* CEO Nixon to be replaced by executive Dave McKay
* Timing a surprise, but successor expected
By Cameron French
TORONTO, Dec 5 Royal Bank of Canada
Chief Executive Gordon Nixon will step down next summer after 13
years at the helm of Canada's largest bank, handing the reins to
the RBC's retail banking head, Dave McKay, the bank said on
Nixon is the longest-serving of Canada's current crop of
bank CEOs, but at 56, by no means the oldest. McKay, 50, had
been widely expected to be Nixon's heir apparent, though not
quite so soon.
"The timing was a surprise, but the appointment was not,"
said CIBC World Markets analyst Rob Sedran. "Dave has done a
very good job running the bank's largest businesses. I was
expecting him to get the job, just not this year.
Nixon's announcement, which came as RBC, Toronto-Dominion
Bank and Canadian Imperial Bank of Commerce all
reported fiscal year-end results, caps off a changing of the
guard at Canada's top three banks.
Rick Waugh, who became CEO of No. 3 lender Bank of Nova
Scotia shortly after Nixon took the top job at RBC,
stepped down in November in favor of Brian Porter.
TD Bank CEO Ed Clark said earlier this year he will retire
in 2014 after 12 years on the job. He will be replaced by TD
executive Bharat Masrani.
The three form a cohort that has led the country's largest
banks through aggressive international expansion, particularly
in the wake of the 2008 financial crisis.
Canada's big banks emerged from the crisis with little harm
done, partly due to the industry's conservative culture and
lending practices. They also benefited from a post-crisis
housing boom that some critics warn could turn bust.
But for now, the banks have become larger players on the
global stage as international rivals shrank around them.
WEALTH MANAGEMENT, CAPITAL MARKETS GROWTH
RBC in particular has pushed hard to grow its global wealth
management footprint, buying UK wealth manager BlueBay Asset
Management in 2010 for $1.5 billion. It has also invested
heavily in its capital markets business, especially in the
That capital markets exposure has at times worried
shareholders, but it has also led to strong profits, such as
during the fourth quarter, where the unit boasted income of
C$462 million, up 15 percent from the previous year,
outperforming its Canadian rivals.
However, Nixon's legacy has hardly been spotless. When he
took over as CEO in 2001, the bank had just completed a $2.2
billion purchase of North Carolina-based Centura bank.
That investment - which RBC built upon under Nixon - turned
into a cash sinkhole for the bank as it first struggled to turn
a profit and then was hit by the worst of the U.S. real estate
"He's done a pretty good job, but he's dropped the ball on
some occasions," said John Kinsey, a portfolio manager at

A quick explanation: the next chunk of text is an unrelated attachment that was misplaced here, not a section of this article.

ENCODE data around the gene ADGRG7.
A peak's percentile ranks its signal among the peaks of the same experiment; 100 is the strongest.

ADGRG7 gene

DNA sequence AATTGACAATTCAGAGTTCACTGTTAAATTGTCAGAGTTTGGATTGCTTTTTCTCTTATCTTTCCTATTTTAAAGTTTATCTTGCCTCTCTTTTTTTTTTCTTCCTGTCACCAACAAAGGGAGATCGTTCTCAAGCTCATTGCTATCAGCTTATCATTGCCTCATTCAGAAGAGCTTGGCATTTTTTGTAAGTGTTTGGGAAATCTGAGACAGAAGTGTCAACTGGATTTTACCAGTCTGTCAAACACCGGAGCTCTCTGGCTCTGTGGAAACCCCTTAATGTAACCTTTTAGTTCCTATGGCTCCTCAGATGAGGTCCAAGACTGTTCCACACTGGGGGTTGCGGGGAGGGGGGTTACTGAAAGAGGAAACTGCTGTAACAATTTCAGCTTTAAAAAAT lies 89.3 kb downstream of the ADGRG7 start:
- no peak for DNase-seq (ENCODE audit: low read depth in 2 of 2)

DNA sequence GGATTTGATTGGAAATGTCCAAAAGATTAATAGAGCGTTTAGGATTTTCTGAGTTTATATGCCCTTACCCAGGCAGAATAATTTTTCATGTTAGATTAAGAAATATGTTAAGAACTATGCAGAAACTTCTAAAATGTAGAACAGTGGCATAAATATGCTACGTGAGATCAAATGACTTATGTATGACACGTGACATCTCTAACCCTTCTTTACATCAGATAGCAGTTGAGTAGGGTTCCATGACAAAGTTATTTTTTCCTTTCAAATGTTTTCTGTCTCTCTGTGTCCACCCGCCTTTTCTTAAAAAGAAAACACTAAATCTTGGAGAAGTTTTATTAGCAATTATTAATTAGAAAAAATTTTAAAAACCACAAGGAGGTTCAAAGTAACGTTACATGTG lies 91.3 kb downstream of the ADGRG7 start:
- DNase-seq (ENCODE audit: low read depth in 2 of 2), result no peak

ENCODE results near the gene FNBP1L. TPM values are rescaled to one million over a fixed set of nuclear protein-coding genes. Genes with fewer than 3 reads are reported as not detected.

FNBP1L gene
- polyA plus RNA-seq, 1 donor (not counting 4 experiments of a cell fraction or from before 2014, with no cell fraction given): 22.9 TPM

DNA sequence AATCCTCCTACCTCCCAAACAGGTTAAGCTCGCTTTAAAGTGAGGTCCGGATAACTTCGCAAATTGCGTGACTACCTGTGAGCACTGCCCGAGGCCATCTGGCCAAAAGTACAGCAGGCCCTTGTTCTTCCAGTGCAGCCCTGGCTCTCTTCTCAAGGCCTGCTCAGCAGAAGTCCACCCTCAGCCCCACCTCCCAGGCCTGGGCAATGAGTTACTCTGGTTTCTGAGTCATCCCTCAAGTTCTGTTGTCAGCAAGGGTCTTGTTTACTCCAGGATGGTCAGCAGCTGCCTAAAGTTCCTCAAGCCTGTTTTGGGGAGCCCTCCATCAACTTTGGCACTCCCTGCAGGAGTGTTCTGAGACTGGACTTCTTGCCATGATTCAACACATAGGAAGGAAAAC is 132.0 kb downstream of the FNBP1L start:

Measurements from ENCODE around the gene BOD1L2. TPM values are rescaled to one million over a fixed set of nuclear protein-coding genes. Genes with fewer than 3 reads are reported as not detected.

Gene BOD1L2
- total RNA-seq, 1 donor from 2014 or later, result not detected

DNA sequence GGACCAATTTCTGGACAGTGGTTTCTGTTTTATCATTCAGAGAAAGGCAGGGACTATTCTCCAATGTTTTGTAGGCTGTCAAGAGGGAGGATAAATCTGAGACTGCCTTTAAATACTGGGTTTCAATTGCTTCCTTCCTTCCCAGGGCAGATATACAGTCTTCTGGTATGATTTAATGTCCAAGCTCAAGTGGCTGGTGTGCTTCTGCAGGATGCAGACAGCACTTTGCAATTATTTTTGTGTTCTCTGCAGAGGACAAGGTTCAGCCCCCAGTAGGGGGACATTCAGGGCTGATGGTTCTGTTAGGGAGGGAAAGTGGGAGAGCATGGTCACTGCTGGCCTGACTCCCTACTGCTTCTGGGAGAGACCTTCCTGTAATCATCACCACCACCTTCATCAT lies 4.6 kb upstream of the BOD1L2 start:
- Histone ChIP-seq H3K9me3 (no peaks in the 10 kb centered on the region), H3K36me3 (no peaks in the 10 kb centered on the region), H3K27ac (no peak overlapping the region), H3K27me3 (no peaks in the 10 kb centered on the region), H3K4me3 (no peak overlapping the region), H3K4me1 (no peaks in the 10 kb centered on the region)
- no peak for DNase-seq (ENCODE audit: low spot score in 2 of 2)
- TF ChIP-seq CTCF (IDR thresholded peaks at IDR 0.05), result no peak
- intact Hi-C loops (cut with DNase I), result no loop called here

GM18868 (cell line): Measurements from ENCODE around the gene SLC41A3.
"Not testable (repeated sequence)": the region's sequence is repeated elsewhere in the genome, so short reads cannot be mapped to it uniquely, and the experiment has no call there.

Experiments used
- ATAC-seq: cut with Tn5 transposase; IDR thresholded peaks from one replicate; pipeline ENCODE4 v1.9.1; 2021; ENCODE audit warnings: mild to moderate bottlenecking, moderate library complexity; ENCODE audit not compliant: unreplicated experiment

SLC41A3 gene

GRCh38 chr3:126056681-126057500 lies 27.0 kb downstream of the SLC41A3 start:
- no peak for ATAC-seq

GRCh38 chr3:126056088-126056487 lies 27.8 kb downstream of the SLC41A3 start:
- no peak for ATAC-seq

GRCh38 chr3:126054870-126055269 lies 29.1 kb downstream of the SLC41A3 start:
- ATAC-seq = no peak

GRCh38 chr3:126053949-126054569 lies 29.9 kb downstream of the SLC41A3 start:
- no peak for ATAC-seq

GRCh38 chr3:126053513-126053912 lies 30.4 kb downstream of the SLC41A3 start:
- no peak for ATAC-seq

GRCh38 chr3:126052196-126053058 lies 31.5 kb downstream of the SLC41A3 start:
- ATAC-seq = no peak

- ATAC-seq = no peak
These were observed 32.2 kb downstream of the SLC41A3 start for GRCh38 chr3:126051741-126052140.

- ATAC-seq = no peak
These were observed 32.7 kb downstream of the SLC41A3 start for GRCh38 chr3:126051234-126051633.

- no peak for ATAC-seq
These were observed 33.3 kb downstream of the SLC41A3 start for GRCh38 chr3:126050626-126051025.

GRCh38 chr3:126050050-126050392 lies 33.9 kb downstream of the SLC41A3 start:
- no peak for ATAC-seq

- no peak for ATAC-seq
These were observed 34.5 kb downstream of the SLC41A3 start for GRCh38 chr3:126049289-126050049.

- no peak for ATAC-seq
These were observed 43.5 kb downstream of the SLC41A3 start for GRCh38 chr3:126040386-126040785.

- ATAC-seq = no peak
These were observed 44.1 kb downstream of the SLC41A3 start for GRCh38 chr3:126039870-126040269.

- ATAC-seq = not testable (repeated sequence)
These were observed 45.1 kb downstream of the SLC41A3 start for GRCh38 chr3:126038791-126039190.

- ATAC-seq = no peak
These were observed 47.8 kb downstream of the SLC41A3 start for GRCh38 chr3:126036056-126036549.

Caldwell Securities in Toronto.
The unit was a drag on RBC's earnings and raised uncertainty
about its U.S. strategy right up until Nixon finally agreed to
sell it to PNC Financial Services in 2011 for $3.6 billion,
taking a $1.6 billion write-down in the process.
"It clearly was an underperforming asset" Nixon said in an
interview. "I certainty wish we had made the decision (to sell
it) two or three years earlier because it would have been better
for our shareholders."
Over the course of his time as CEO, however, RBC shares have
risen 168 percent - second-best among Canada's five-biggest
banks, trailing only the 180 percent gain by Scotiabank.
Nixon said he believed the time was right for a transition.
"It sounds trite, but it did just feel like the right time
(to step down)," he said.
"I could have stayed an extra year, but I think it would
have been an extra year rather than driving the long-term plans
for the bank."
McKay, who will take over on Aug. 1, 2014, has been at the
bank for 25 years. He ran RBC's Canadian retail bank business
from 2008 to 2012, and last year he added responsibility for
RBC's retail banking operations in the United States and the
Caribbean, as well as its cards business.
Interestingly, both Nixon and McKay have mentioned over the
past year that RBC might re-enter U.S. retail banking,
particularly in the areas of internet banking and payment
systems, though they have played down the idea of a large
purchase in the space.
In an interview, McKay would not rule out an acquisition in
the U.S. retail space.
"We would never say never," he said.
"It would have to make long-term sense. We recognize that
we've stumbled in the past running in the past running those
retail franchises in the U.S. for a lot of reasons."
Paul Gardner, partner and portfolio manager at Avenue
Investment Management, which owns shares of RBC and TD, said he
didn't expect any sort of a strategic shift for RBC under McKay.
"It's all about Canadian retail banking, and the continued
growth of wealth management, which gives you stable earnings,"
he said. "(Nixon's) selling at the top in a sense. He's handing
it off in fantastic shape."